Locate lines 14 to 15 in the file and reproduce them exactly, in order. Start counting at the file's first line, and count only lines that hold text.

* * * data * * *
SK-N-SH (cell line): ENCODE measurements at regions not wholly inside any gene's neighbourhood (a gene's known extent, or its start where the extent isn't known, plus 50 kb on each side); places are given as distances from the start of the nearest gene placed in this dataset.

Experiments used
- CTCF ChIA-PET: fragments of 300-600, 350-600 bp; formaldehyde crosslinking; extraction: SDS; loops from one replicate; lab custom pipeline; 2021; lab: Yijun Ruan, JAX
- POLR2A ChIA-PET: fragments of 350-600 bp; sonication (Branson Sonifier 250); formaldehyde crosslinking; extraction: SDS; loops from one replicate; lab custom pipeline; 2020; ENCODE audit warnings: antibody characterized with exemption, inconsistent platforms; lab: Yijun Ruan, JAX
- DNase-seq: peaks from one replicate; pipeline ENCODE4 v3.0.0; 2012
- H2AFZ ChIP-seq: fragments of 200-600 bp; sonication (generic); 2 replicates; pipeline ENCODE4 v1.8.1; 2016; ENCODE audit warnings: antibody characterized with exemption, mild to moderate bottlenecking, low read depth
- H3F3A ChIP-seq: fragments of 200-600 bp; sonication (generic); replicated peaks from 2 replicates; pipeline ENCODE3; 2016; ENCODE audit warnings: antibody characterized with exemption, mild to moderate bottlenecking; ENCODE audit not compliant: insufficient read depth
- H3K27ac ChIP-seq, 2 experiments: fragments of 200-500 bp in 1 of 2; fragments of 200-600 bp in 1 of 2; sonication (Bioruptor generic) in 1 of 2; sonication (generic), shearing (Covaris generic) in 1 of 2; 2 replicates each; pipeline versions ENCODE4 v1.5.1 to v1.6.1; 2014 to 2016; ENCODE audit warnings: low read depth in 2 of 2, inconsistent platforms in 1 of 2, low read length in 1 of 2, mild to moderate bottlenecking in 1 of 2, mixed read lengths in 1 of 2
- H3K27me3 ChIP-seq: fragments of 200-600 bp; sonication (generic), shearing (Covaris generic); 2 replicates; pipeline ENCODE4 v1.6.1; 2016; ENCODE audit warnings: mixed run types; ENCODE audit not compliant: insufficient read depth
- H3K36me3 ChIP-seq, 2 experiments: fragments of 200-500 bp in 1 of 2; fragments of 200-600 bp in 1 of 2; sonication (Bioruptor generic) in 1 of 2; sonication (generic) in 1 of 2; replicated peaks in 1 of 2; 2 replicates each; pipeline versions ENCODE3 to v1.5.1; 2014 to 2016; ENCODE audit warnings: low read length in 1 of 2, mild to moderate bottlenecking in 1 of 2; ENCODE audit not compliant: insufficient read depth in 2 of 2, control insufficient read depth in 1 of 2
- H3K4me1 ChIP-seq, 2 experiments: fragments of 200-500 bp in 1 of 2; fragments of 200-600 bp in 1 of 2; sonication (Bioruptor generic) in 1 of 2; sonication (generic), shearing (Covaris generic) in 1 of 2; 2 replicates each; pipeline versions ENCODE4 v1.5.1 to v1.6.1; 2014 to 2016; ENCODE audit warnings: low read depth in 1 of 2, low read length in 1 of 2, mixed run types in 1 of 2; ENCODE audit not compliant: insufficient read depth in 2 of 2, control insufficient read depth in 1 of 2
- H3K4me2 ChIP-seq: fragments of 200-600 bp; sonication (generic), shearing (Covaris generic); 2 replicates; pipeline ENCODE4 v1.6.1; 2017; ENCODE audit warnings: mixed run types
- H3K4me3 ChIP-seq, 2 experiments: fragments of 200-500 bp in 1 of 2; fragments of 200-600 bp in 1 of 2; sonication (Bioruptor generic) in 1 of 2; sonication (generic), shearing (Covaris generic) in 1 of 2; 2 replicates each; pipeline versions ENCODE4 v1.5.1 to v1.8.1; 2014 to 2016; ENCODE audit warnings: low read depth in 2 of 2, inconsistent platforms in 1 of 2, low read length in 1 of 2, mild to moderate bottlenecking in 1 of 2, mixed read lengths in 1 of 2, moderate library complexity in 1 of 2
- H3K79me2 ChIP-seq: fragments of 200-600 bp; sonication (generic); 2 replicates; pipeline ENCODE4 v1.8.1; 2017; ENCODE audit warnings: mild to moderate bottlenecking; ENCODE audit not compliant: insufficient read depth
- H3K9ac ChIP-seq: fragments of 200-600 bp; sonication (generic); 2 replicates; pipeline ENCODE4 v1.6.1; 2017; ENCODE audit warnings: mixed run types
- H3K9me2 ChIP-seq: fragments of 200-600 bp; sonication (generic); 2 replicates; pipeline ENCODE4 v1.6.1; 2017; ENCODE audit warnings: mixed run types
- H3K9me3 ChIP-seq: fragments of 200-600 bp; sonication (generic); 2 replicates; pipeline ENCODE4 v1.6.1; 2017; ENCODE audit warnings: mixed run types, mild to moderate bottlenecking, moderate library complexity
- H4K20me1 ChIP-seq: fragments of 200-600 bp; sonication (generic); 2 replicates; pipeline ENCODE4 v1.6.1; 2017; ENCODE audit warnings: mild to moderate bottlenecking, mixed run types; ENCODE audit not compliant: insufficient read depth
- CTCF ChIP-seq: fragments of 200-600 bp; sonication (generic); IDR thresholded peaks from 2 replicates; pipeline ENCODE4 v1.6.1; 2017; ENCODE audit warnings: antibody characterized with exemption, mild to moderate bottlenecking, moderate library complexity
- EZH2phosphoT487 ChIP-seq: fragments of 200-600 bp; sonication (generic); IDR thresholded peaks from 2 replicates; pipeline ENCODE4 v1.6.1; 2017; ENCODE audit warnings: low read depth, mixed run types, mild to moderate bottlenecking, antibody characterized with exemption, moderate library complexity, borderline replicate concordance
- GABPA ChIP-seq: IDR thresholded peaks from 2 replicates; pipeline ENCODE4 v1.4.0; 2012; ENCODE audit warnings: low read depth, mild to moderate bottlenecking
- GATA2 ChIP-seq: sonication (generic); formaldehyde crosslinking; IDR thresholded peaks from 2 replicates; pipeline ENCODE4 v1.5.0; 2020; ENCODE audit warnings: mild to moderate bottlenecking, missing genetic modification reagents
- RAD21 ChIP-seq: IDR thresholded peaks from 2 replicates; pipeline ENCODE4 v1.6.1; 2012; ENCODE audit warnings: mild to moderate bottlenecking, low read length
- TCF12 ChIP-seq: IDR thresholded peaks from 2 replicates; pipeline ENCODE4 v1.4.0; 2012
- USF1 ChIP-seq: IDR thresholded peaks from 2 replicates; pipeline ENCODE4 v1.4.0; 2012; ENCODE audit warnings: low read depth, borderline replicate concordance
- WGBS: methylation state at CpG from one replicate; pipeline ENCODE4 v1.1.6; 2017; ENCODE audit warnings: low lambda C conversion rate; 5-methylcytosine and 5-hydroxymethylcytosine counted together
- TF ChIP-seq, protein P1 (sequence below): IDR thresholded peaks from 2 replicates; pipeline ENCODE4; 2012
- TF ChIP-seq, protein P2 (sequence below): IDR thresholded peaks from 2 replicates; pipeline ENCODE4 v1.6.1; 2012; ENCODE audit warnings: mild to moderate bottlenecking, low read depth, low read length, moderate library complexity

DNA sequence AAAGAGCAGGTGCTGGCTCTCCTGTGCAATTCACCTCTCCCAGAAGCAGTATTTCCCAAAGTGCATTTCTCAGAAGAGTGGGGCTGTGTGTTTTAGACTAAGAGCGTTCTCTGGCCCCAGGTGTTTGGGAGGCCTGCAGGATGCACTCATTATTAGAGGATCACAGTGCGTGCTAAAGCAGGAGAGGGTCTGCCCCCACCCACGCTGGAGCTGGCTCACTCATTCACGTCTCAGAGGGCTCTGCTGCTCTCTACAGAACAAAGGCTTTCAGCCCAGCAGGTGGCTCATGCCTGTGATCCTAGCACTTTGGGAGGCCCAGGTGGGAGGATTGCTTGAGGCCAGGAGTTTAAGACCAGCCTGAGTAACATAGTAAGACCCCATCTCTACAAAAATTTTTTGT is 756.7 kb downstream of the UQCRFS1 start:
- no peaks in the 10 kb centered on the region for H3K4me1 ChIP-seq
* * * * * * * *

- H3K79me2 ChIP-seq: fragments of 200-600 bp; sonication (generic); 2 replicates; pipeline ENCODE4 v1.8.1; 2017; ENCODE audit warnings: mild to moderate bottlenecking; ENCODE audit not compliant: insufficient read depth
- H3K9ac ChIP-seq: fragments of 200-600 bp; sonication (generic); 2 replicates; pipeline ENCODE4 v1.6.1; 2017; ENCODE audit warnings: mixed run types